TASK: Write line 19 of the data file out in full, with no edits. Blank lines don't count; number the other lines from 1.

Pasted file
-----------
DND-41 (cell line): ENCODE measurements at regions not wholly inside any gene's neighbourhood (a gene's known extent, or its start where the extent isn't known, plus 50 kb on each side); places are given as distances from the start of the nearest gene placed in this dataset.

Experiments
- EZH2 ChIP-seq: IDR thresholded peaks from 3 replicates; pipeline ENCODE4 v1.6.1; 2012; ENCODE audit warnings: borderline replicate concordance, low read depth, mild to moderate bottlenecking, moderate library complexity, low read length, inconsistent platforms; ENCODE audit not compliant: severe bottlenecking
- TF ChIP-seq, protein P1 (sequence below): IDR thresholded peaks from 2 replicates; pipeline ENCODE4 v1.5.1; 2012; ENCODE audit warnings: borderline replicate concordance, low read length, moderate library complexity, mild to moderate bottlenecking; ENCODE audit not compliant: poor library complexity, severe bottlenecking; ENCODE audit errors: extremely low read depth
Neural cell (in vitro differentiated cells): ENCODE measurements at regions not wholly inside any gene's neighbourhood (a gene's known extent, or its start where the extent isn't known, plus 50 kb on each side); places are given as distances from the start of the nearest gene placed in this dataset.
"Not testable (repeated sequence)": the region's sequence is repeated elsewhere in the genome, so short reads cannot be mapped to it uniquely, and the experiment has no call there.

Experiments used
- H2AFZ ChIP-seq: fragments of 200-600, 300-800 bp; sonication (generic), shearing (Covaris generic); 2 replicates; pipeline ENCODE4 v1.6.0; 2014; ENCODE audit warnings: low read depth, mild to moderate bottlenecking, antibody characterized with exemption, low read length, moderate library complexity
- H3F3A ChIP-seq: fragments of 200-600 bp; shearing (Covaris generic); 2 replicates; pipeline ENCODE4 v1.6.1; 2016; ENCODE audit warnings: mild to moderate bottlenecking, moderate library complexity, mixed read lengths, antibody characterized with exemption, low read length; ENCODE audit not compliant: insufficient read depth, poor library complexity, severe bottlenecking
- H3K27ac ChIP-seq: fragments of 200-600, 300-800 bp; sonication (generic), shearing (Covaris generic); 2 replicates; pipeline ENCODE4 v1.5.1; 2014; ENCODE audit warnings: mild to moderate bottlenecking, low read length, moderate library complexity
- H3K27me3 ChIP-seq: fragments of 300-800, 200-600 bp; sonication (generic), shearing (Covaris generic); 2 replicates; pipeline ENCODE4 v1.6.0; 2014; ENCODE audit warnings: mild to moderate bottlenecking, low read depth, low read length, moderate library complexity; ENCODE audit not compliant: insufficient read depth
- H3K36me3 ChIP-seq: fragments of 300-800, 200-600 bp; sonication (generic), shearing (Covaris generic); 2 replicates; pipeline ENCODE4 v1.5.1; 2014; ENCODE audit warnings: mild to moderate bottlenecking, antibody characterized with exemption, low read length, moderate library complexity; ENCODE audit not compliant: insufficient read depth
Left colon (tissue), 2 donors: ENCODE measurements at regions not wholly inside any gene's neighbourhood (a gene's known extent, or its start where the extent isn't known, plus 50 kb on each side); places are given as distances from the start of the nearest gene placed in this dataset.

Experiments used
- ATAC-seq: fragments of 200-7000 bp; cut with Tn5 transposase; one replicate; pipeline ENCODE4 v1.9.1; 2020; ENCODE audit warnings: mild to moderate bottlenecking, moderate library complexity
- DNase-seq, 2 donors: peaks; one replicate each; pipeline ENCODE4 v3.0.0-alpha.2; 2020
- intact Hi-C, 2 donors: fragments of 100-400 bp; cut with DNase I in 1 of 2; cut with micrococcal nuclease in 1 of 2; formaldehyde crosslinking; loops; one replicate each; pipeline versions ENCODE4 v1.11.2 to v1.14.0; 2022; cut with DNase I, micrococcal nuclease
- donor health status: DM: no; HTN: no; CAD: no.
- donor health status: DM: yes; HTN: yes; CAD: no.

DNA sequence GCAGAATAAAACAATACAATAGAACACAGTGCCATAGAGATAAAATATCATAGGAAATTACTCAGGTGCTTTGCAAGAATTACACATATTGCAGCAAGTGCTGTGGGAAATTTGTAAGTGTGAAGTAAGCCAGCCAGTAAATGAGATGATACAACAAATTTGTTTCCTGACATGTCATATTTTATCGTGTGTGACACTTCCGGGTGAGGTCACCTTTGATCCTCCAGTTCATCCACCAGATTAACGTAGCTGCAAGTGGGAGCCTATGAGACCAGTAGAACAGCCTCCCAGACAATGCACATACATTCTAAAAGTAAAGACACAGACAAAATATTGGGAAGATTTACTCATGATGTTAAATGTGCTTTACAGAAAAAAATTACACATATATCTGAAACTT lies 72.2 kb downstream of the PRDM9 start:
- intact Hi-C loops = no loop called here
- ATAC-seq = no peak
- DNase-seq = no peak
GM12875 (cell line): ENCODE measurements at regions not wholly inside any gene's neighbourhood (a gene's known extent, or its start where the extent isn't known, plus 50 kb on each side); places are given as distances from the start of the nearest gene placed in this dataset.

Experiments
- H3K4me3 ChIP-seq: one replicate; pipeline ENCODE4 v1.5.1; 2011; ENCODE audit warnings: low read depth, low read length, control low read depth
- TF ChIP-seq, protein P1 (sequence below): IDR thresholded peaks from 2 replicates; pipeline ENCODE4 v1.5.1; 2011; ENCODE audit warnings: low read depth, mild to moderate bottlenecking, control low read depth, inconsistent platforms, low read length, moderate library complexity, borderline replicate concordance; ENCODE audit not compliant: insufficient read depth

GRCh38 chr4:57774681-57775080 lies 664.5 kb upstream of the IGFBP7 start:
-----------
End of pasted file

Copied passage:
- donor health status: DM: yes; HTN: yes; CAD: no.